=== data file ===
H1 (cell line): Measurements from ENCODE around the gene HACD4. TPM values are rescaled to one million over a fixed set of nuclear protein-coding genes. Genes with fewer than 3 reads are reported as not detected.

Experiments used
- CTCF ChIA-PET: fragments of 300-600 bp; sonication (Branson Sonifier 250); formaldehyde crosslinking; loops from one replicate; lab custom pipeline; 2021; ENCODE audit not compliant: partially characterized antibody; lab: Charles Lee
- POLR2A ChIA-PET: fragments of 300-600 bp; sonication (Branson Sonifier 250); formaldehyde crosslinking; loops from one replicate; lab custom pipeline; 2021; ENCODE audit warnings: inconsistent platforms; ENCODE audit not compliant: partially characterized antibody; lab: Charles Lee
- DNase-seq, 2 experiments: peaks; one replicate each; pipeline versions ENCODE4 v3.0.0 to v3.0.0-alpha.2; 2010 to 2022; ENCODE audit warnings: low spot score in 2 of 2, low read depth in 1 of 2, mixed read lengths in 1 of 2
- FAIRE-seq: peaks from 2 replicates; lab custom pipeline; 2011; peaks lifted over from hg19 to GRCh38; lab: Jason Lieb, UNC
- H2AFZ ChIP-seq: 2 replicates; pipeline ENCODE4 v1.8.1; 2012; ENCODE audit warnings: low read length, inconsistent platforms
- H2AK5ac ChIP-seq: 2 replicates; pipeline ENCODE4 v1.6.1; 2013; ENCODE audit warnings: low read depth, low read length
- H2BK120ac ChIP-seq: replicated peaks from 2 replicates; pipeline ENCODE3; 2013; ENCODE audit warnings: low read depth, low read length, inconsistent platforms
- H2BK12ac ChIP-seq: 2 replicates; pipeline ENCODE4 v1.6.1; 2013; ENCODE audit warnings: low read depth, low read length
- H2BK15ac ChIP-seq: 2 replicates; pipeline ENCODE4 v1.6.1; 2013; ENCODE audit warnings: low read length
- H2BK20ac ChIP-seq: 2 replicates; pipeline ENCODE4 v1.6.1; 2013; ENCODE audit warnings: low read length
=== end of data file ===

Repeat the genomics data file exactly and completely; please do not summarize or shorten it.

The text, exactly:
H1 (cell line): Measurements from ENCODE around the gene HACD4. TPM values are rescaled to one million over a fixed set of nuclear protein-coding genes. Genes with fewer than 3 reads are reported as not detected.

Experiments used
- CTCF ChIA-PET: fragments of 300-600 bp; sonication (Branson Sonifier 250); formaldehyde crosslinking; loops from one replicate; lab custom pipeline; 2021; ENCODE audit not compliant: partially characterized antibody; lab: Charles Lee
- POLR2A ChIA-PET: fragments of 300-600 bp; sonication (Branson Sonifier 250); formaldehyde crosslinking; loops from one replicate; lab custom pipeline; 2021; ENCODE audit warnings: inconsistent platforms; ENCODE audit not compliant: partially characterized antibody; lab: Charles Lee
- DNase-seq, 2 experiments: peaks; one replicate each; pipeline versions ENCODE4 v3.0.0 to v3.0.0-alpha.2; 2010 to 2022; ENCODE audit warnings: low spot score in 2 of 2, low read depth in 1 of 2, mixed read lengths in 1 of 2
- FAIRE-seq: peaks from 2 replicates; lab custom pipeline; 2011; peaks lifted over from hg19 to GRCh38; lab: Jason Lieb, UNC
- H2AFZ ChIP-seq: 2 replicates; pipeline ENCODE4 v1.8.1; 2012; ENCODE audit warnings: low read length, inconsistent platforms
- H2AK5ac ChIP-seq: 2 replicates; pipeline ENCODE4 v1.6.1; 2013; ENCODE audit warnings: low read depth, low read length
- H2BK120ac ChIP-seq: replicated peaks from 2 replicates; pipeline ENCODE3; 2013; ENCODE audit warnings: low read depth, low read length, inconsistent platforms
- H2BK12ac ChIP-seq: 2 replicates; pipeline ENCODE4 v1.6.1; 2013; ENCODE audit warnings: low read depth, low read length
- H2BK15ac ChIP-seq: 2 replicates; pipeline ENCODE4 v1.6.1; 2013; ENCODE audit warnings: low read length
- H2BK20ac ChIP-seq: 2 replicates; pipeline ENCODE4 v1.6.1; 2013; ENCODE audit warnings: low read length